Having created the single largest commercial rooftop farm in the United States in the Borough of Queens on Northern Boulevard apparently wasn’t enough. Ben Flanner, head farmer of Brooklyn Grange, the young man with the irresistible twinkle in his eyes, boundless energy and chronically mismatched socks, now runs the TWO largest commercial rooftop farms in the United States, the newest one on the massive roof of Building 3 at the Brooklyn Navy Yard. Brooklyn Grange has finally come to Brooklyn!
Eleven floors above ground level, is the magnificent 45,000 square foot rooftop farm where organic salad greens, tomatoes, kale, chard, eggplants, basil, flowers, okra, ground cherries and more grow. Stop by on Thursdays from noon to 5 p.m. when the farm and its weekly farmers market, “The Rooftop Crop Shop,” are open to the public.
This roof farm has other benefits that are not immediately apparent. It is insulating the building below, keeping it cooler in the summer and warmer in the winter. It creates a bio-diverse environment where bees and Monarch butterflies thrive. And it will absorb one million gallons of storm water runoff that will not end up in the already overtaxed and aging New York City sewage system.
Standing by the doorway that leads from the 11th floor of Building 3 to the outdoor rooftop farm, it is such fun to watch people as they exit the drab, industrial building and enter the colorful rooftop farm. There is the initial reaction: The wide-eyed first view of four to five foot tall, lush tomato plants where everyone seems to stop momentarily in his tracks to take in such a unique view. Then a second or so later, as the visitor breathes out, you hear the collective gasp of “Wow!” or similar exclamations. Only then do visitors begin to notice the fantastic water, city and historical dry dock views from this 11thfloor vegetarian’s dreamscape.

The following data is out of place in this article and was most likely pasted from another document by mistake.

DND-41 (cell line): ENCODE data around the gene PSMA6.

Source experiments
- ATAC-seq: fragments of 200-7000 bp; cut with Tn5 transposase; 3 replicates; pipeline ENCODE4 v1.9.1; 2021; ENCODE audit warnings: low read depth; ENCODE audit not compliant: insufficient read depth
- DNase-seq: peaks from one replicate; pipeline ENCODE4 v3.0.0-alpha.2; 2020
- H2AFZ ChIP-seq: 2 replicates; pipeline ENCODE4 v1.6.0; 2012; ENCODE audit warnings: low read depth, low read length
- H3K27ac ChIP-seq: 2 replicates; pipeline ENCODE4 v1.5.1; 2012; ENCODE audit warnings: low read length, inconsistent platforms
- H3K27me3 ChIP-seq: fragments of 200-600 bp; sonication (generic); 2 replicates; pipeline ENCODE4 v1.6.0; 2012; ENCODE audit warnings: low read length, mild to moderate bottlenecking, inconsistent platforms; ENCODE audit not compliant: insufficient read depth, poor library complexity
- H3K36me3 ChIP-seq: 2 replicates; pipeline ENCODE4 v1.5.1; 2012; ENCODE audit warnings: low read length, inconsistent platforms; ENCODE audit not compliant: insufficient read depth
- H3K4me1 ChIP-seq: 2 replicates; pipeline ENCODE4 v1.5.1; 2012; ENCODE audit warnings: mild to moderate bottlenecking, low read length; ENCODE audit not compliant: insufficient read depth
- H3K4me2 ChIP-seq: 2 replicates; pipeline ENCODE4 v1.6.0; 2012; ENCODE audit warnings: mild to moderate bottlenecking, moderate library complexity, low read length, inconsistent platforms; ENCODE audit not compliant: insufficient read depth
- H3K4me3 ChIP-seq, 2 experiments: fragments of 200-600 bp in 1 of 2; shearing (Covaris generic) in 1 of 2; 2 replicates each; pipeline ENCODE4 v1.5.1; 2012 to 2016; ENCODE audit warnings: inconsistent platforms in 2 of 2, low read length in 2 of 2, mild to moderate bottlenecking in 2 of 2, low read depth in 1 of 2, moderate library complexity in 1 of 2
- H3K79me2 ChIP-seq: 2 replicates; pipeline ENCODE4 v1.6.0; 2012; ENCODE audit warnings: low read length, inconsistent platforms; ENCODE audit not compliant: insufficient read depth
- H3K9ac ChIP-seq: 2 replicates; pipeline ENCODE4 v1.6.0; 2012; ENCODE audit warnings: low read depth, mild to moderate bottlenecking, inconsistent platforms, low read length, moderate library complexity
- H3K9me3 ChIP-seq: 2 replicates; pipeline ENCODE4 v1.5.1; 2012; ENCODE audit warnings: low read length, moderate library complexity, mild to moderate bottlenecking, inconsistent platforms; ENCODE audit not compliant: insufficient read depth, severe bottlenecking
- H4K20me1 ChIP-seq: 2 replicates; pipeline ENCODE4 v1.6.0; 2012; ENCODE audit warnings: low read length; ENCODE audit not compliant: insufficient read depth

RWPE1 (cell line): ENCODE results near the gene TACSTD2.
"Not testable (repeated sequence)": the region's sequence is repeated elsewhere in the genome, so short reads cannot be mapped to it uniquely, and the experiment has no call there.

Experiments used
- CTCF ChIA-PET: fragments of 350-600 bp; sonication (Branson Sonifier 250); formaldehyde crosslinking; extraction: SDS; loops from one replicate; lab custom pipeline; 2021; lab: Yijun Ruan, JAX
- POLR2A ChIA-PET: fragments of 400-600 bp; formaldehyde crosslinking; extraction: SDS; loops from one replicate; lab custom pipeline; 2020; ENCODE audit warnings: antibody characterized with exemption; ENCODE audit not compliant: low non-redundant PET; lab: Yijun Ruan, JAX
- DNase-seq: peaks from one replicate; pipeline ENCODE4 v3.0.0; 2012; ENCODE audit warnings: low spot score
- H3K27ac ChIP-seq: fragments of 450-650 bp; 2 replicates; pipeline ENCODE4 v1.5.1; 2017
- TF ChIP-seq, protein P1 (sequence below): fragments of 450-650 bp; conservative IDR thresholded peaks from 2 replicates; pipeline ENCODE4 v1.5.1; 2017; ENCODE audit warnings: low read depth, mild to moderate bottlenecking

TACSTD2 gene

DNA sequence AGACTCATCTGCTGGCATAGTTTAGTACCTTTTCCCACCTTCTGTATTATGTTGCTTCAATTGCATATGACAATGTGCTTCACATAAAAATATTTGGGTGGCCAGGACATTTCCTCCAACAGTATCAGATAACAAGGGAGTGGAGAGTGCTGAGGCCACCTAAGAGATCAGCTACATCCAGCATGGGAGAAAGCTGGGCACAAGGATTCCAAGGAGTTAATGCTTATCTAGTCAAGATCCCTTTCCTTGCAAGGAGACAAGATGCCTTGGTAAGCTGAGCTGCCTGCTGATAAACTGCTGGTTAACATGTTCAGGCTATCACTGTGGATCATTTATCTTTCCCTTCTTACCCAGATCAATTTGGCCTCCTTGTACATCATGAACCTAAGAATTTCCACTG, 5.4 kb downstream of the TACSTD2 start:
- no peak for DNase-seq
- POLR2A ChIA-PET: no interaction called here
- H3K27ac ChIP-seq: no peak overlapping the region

How does Farmer Ben do it? With incredibly careful planning, fantastic partners and lots of hard working volunteers, plus Ben has several income streams to keep this farm commercially viable. Other than a well-subscribed CSA (community supported agriculture) membership and stalls at several Brooklyn farmers markets, Brooklyn Grange has contracts with several local restaurants that pre-order specific roof crops to suit the chef’s menu. This creates a third and very important stream of revenue to keep the Grange viable. In fact, if you visit Building 92 in the Navy Yard, you can enjoy some Grange veggies at Ted and Honey, the café on the third floor that boasts – gotta love this – an outdoor dining roof terrace. By the way, for good measure, Building 92, also has a sixth floor green roof which is clearly visible from the 11thfloor Grange.
Did I mention the eight rooftop bee hives on the building next door? The rooster and chickens in the rooftop coop? So much to see – please visit the Brooklyn Grange at the Brooklyn Navy Yard on Thursdays from noon to 5 during the growing season. And leave some time to wander through the enormous historical Navy Yard which is transforming into a sustainable industrial park like no other, with a museum, a movie studio, artists and furniture makers, and so much more. They have several tours available if you are so inclined. Or you can wander around with a map on your own. Just wear comfy shoes – this place is huge!